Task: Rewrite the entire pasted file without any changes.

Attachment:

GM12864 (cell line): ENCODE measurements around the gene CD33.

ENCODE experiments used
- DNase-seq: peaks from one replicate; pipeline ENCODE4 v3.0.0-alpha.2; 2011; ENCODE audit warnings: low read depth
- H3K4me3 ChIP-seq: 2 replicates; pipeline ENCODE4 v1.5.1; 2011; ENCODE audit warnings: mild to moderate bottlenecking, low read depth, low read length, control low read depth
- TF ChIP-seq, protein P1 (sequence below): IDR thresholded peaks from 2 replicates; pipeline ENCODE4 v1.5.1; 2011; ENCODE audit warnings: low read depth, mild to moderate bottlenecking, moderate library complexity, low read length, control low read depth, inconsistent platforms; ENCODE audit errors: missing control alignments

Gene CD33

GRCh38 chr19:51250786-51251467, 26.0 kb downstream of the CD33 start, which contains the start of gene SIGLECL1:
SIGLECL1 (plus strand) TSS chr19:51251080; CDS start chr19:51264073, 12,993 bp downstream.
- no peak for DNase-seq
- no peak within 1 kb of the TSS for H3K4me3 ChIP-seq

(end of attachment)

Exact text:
GM12864 (cell line): ENCODE measurements around the gene CD33.

ENCODE experiments used
- DNase-seq: peaks from one replicate; pipeline ENCODE4 v3.0.0-alpha.2; 2011; ENCODE audit warnings: low read depth
- H3K4me3 ChIP-seq: 2 replicates; pipeline ENCODE4 v1.5.1; 2011; ENCODE audit warnings: mild to moderate bottlenecking, low read depth, low read length, control low read depth
- TF ChIP-seq, protein P1 (sequence below): IDR thresholded peaks from 2 replicates; pipeline ENCODE4 v1.5.1; 2011; ENCODE audit warnings: low read depth, mild to moderate bottlenecking, moderate library complexity, low read length, control low read depth, inconsistent platforms; ENCODE audit errors: missing control alignments

Gene CD33

GRCh38 chr19:51250786-51251467, 26.0 kb downstream of the CD33 start, which contains the start of gene SIGLECL1:
SIGLECL1 (plus strand) TSS chr19:51251080; CDS start chr19:51264073, 12,993 bp downstream.
- no peak for DNase-seq
- no peak within 1 kb of the TSS for H3K4me3 ChIP-seq